Judge allows defamation lawsuits by council member, developer to go forward

A San Diego Superior Court judge said two Solana Beach City Council members and a developer have grounds to proceed with their lawsuit against an unsuccessful city council candidate and his campaign manager, who the plaintiffs alleged fabricated personas to defame the council members and spread false information about a development project.

The lawsuit filed in May 2017 (and amended in October 2017) by former Councilman Mike Nichols and current Councilwoman Lesa Heebner alleged defamation by unsuccessful council candidate Ed Siegel and Brian Hall, Siegel’s campaign manager. The lawsuit also alleged invasion of privacy by the defendants. Siegel came in last in a field of six candidates in the November 2016 election.

Judge Joan M. Lewis ruled Sept. 6 that Heebner, Nichols and developer Joseph Balla can proceed with their defamation lawsuit against Siegel and his campaign manager Brian Hall.

In an email sent to a reporter, Hall said he now plans to appeal that ruling. In a motion filed with the court prior to the Sept. 6 hearing, Hall had sought to have the lawsuit dismissed under an anti-SLAPP law. Hall and Siegel have the right of appeal under the anti-SLAPP (strategic lawsuit against public participation) law, which allows “defendants to strike potentially meritless causes of action early in litigation while obtaining a mandatory fee award,” according to the Bar Association of San Francisco.

The council members and developer alleged Siegel and Hall wrote a letter to the editor to the Coast News in October 2017. The letter was titled, “Shady business on the Solana Beach train tracks,” and accused Nichols and Heebner of potentially profiting through contracts related to the redevelopment of the Solana Beach train station (which is owned by the North County Transit District), according to the lawsuit. The defendants also wrote a series of emails and social media postings during and after Siegel’s failed council bid, according to the judge’s ruling. Lewis found the communications were written by Hall but published under a fake name, “Andrew P. Jones,” the ruling stated. The court’s ruling for the case also shows that Hall created a fake wife for Jones, “ Lillian Rearden.”

“Unlike a pseudonym where an individual may publish under a name other than their own true name, here Hall actually created people -- ‘fake people’ -- through which a jury could find he pursued a campaign, at least in part, to defame the plaintiffs,” the judge wrote in her ruling.

The judge’s ruling quotes Hall as saying, “Lillian Rearden is an alter ego, you know, nom de guerre, nom de plume, whatever you call it, and so is Andrew Jones. So they’re kind of like related. So they’re, you know, husband and wife, you know, fake people.”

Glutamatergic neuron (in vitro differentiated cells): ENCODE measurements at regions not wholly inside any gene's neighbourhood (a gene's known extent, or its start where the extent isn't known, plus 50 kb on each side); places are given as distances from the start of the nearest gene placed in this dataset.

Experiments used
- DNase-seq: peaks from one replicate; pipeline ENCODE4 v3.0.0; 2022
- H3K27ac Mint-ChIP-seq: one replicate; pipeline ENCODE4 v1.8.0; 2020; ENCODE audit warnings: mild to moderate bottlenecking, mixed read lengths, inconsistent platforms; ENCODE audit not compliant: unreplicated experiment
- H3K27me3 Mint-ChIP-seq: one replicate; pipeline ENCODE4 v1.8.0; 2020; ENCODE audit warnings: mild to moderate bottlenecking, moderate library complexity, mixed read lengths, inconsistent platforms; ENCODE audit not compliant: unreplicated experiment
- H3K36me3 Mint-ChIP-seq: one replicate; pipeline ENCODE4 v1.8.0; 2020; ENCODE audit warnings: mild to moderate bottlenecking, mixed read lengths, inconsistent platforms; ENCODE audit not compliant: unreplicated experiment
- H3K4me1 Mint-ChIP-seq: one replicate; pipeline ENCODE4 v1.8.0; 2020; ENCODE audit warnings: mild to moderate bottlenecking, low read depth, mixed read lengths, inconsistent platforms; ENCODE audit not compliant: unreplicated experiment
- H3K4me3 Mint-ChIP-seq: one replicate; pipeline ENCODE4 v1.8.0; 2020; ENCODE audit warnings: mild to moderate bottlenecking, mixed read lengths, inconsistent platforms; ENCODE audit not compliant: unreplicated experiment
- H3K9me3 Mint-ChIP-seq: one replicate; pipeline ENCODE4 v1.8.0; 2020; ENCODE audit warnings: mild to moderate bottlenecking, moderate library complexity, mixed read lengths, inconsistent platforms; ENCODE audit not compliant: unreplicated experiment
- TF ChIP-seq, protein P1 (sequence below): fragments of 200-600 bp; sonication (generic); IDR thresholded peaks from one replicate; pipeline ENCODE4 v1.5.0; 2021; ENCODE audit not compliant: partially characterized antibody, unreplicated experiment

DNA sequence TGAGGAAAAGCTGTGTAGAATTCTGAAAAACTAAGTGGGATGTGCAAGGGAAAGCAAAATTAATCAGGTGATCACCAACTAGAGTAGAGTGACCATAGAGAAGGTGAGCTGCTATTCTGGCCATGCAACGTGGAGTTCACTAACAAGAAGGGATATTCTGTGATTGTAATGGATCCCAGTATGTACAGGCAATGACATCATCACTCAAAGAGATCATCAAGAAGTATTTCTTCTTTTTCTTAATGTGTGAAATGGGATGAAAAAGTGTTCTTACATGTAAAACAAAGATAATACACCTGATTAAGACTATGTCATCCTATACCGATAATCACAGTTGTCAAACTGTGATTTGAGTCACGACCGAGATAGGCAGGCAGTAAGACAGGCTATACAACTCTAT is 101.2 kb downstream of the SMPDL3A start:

In her ruling, Lewis found that, using the fake identity, Siegel and Hall attacked Heebner, who was not a candidate in the 2016 election, and Nichols. The defendants claimed the council members worked with Balla in a “backdoor deal” to obtain the contract for the train station project and receive certain professional favors in return. Neither Heebner nor Nichols would have had a vote on the development project, the judge noted. The North County Transit District was in charge of vetting proposals for the project.

Under the guise of Andrew P. Jones, Siegel also published an ad in which he claimed Heebner endorsed his campaign, the judge’s ruling stated. In her ruling, Lewis found that the plaintiffs have “met their burden of establishing that defendant acted with actual malice as that term is defined for purposes of a defamation cause of action.”

“Considering the defendants’ conduct prior to the publication of this advertisement (e.g., ‘We need a Lesa Retaliation’; accusing Heebner of backdoor deals, etc.), a trier of fact could conclude that the publishing of this advertisement conveying that Heebner supported Siegel’s campaign when she clearly did not and defendants (Hall and Siegel) knew she did not, was made with actual malice,” the judge wrote in her ruling.

In a news release, Balla’s attorney, Dick Semerdjian, commended the judge for her findings.

In response to reporter questions regarding the fabricated personas, Hall said it was not illegal to create and use them.

“All that glitters is not gold,” he wrote in an email. “Andrew Jones is a created entity used during the course of the 2016 election; many political campaigns and Letters to the Editor utilize alternative names for personal expression. It is not illegal to create another persona, is it?”

He also added that citizens should be able to question the government without fear of retaliation.

“If people cannot question government, what republic is that in which we live in?” he asked in an email. “Is it such a bad thing to take a stand against injustice and try to make the world a better place? A private citizen should not be sued by public figures for addressing valid concerns.”

Siegel declined to comment on the judge’s ruling. He instead referred a reporter to his lawyer, Jon Corn, who did not respond to requests for comments by this newspaper’s press time.

Heebner said she was grateful the judge “realized Hall and Siegel made up their false claims out of thin air with nothing to back them up.”

“These guys were reckless and thought they could get away with anything using the cover of an election,” the council member wrote in an email.

Heebner said in another email that “Brian Hall has elected to appeal the judge’s ruling so it is necessary for us to participate in the appeal.”

-- Reporter Joe Tash contributed to this report

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